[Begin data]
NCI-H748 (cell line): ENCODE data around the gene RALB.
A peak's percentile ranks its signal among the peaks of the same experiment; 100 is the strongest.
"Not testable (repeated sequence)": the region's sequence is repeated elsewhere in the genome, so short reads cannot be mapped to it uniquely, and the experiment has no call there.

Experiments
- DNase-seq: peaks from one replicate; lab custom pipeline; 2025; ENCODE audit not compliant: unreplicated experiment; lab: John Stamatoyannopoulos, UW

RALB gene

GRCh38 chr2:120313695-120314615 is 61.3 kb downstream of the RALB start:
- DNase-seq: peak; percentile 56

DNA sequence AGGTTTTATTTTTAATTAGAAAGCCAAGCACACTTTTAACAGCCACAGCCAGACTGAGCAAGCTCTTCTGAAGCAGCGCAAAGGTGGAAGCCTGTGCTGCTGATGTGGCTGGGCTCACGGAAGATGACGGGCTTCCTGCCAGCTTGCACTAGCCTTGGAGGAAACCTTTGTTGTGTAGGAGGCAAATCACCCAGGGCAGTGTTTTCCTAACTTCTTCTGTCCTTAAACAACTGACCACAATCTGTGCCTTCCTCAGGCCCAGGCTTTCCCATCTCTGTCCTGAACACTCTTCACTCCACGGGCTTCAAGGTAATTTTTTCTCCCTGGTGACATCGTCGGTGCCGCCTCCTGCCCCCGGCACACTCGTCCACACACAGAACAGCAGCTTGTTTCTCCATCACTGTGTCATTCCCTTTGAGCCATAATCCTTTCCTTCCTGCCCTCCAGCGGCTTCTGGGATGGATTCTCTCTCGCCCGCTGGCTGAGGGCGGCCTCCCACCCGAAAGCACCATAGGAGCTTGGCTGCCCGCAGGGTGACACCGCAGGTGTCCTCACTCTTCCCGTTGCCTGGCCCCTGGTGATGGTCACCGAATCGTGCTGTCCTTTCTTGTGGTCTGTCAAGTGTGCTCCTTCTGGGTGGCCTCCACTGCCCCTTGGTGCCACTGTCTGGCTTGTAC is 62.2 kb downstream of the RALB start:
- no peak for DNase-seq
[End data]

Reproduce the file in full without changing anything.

NCI-H748 (cell line): ENCODE data around the gene RALB.
A peak's percentile ranks its signal among the peaks of the same experiment; 100 is the strongest.
"Not testable (repeated sequence)": the region's sequence is repeated elsewhere in the genome, so short reads cannot be mapped to it uniquely, and the experiment has no call there.

Experiments
- DNase-seq: peaks from one replicate; lab custom pipeline; 2025; ENCODE audit not compliant: unreplicated experiment; lab: John Stamatoyannopoulos, UW

RALB gene

GRCh38 chr2:120313695-120314615 is 61.3 kb downstream of the RALB start:
- DNase-seq: peak; percentile 56

DNA sequence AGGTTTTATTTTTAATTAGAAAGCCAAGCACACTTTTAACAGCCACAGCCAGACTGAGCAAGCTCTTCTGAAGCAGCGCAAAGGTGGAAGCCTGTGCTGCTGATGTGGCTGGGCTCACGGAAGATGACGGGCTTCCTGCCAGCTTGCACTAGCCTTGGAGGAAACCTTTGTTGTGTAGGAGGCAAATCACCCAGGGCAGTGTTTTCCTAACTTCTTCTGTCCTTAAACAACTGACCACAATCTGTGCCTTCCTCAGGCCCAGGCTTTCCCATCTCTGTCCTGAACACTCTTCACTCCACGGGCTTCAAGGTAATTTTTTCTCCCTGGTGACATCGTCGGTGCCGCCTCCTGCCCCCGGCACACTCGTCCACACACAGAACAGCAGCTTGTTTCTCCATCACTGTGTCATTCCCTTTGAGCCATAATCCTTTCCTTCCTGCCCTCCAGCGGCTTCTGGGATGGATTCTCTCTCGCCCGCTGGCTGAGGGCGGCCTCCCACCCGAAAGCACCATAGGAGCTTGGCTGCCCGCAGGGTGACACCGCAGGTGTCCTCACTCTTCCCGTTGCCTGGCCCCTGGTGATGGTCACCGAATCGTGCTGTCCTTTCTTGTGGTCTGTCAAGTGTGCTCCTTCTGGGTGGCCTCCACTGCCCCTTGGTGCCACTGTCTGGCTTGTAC is 62.2 kb downstream of the RALB start:
- no peak for DNase-seq